Our burdens include dishonoring the depths of the struggles of Native American people and the richness of your gifts. Therefore, we confess to you that when our Presbyterian ancestors journeyed to this land within the last few centuries, you shared your Sacred Vision with us, to our Presbyterian ancestors, and to our country’s leaders; essentially none of us heard you.
In our zeal to tell you of the good news of Jesus Christ, our hearts and minds were closed to the value of your spirituality. We did not understand the full extent of the Gospel of Christ! We should have affirmed the commonality between your spirituality and our understanding that God’s sovereignty extends with length from East to West, with breadth from North to South, with depth throughout the Earth, and with height throughout the Sky and Heavens.
Even worse, we arrogantly thought that Western European culture and cultural expressions were necessary parts of the Gospel of Christ. We imposed our civilization as a condition for your accepting the Gospel. We tried to make you be like us and, in so doing, we helped to diminish the Sacred Vision that made you who you are. Thus, we demonstrated that we did not fully understand the Gospel we were trying to preach.
We know that apology is only a first step in the larger hope of repentance and reconciliation. We seek the guidance of relationships with your people within and beyond our church as we seek to identify and act on restorative practices and policies at the relational, communal, and national level.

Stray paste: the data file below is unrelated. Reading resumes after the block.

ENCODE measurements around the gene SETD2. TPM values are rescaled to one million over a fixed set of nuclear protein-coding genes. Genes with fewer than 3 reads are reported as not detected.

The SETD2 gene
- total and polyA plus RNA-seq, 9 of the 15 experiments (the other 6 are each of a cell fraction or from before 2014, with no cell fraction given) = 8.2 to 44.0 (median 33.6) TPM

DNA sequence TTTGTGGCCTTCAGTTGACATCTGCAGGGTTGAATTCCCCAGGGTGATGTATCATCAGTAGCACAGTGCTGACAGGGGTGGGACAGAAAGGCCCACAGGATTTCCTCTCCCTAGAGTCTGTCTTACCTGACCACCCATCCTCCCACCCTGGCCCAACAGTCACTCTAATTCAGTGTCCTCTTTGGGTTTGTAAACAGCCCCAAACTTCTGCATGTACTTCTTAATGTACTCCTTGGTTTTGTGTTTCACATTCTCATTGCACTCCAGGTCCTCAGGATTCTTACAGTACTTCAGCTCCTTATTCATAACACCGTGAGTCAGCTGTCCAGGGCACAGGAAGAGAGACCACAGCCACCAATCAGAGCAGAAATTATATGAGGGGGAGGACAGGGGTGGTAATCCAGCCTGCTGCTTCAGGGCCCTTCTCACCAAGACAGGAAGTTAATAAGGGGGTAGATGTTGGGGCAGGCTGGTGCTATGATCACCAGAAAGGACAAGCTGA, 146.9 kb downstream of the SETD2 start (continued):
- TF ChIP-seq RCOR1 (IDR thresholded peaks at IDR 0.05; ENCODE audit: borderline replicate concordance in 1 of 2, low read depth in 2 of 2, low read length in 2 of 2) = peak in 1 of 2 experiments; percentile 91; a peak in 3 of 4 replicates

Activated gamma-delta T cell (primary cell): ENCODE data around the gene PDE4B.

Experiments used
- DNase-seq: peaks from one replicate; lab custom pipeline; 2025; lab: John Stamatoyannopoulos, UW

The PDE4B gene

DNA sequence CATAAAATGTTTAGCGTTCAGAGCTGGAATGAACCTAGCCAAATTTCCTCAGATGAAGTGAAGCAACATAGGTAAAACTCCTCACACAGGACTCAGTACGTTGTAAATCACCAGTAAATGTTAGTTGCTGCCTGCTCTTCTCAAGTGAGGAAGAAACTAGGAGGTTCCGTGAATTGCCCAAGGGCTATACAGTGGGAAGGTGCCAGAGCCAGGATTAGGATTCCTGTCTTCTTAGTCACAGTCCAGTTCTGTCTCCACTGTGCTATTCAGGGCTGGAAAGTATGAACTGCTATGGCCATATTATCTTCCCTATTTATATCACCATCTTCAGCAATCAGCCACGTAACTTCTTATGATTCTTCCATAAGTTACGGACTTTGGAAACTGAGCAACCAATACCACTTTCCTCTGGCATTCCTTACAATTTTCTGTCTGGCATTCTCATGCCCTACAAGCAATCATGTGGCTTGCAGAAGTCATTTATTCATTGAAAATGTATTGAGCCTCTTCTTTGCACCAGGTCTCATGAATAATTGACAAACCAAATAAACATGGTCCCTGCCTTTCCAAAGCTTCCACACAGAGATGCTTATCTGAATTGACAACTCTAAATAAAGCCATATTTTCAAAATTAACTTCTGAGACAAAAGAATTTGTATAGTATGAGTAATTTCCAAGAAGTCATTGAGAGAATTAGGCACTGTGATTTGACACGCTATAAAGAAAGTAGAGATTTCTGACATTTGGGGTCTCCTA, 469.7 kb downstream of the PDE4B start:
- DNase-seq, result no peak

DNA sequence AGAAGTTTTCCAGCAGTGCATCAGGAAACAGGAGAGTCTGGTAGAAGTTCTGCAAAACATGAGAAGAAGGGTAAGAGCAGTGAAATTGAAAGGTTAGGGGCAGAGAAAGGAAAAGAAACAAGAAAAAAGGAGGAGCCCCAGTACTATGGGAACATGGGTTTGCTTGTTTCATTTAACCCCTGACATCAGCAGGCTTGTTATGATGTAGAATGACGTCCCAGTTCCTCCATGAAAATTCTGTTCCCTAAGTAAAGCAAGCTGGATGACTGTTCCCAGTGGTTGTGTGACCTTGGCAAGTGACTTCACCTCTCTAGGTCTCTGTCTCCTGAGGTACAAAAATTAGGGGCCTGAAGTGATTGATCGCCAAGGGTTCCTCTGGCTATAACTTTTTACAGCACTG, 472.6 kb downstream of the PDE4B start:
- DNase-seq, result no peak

We are in the midst of a long and painful journey as we reflect on the cries that we did not or would not hear, and how we have behaved as a church. As we travel this difficult road of repentance, reconciliation, and healing, we commit ourselves to work toward ensuring that we will never again use our power as a church to hurt others with our attitudes of racial and spiritual superiority.
We seek God’s forgiveness, healing grace, and guidance as we take steps toward building mutually respectful, compassionate, and loving relationships with Native American peoples.
We also seek your forgiveness and hope you will walk together with us in the Spirit of Christ and partner with us as equals as we participate in God’s redemption of the world so that our peoples may be blessed and God’s creation healed.
Finally, we pray that you will hear the sincerity of these words and that you will witness the living out of our apology in our actions in the future.
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Categories: Advocacy & Social Justice, Presbyterian News Service
Tags: alaska, boarding school, native, Office of Native American Intercultural Congregational Support, pcusa, presbyterian, Presbytery of Yukon, racial ethnic & women's ministries, school
Ministries: Native American Intercultural Congregational Support, Racial Equity & Women’s Intercultural Ministries, Compassion, Peace and Justice